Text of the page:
pipeline laying

Turkish Stream pipeline talks stall


ANKARA, July 30, 2015 – Negotiations between Russia and Turkey on the Turkish Stream pipeline project have been suspended, following disagreement over pricing and permit allocations.

Turkish authorities are frustrated by Russia’s failure to close on a promised 10.25-percent discount on gas bought from government-controlled Gazprom. Turkey’s energy minister had originally announced the rate cut in February for the 28 bcm-30 bcm (989 bcf-1.06 tcf) the country imports annually.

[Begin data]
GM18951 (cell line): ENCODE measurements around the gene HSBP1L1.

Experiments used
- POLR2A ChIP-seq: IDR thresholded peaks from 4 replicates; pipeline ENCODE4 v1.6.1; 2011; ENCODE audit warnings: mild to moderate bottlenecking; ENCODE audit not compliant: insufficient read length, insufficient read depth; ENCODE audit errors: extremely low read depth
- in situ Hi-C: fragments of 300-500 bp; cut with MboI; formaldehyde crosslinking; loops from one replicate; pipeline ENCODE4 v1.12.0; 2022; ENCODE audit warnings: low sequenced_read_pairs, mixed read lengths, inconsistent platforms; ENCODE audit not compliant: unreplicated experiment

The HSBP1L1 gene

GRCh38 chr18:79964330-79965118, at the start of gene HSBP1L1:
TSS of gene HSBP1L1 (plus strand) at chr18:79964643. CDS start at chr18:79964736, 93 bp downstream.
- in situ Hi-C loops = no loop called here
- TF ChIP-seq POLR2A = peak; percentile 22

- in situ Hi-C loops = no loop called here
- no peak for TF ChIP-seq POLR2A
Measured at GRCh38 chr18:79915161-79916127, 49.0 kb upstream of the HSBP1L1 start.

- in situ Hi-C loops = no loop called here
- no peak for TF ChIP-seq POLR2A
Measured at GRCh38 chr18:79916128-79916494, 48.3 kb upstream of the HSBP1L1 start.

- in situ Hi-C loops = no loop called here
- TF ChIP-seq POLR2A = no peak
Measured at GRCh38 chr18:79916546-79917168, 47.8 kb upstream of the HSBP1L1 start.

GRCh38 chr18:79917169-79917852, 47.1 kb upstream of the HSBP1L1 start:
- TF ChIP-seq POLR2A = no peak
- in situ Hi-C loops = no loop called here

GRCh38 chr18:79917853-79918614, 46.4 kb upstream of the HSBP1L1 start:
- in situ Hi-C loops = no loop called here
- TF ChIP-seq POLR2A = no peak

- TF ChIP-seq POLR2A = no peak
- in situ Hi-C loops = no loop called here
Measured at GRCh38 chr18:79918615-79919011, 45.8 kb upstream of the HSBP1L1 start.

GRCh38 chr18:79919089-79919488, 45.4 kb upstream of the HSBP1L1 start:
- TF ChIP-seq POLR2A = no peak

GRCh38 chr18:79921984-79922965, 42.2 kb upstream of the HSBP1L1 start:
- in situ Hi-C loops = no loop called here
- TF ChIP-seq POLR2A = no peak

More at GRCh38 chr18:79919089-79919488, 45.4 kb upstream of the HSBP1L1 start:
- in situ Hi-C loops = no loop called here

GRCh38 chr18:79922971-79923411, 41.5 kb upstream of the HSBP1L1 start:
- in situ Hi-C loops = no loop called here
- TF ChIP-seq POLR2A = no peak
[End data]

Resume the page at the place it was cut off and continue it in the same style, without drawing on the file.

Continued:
Russia has also insisted Turkish authorities clear permits for all four proposed sections of the pipeline, instead of only the first, a demand that Ankara perceives as unreasonable. “Russia wants Turkey to say yes on a number of issues that are way too complicated to be included as part of TurkStream negotiations. That will not be possible,” Reuters quoted a Turkish energy official as saying.

The Turkish Stream pipeline was conceived at the end of 2014 as a replacement for the South Stream project, designed to pipe gas from Russia to Bulgaria via the Black Sea, but scrapped pursuant to tensions with the EU over Ukraine. The aim of both projects is to create a new transport route for Russia’s gas to Europe. In a visit to Ankara in December 2014, Russian President Vladimir Putin had pledged gas discounts for Turkey as part of its co-operation in the project.

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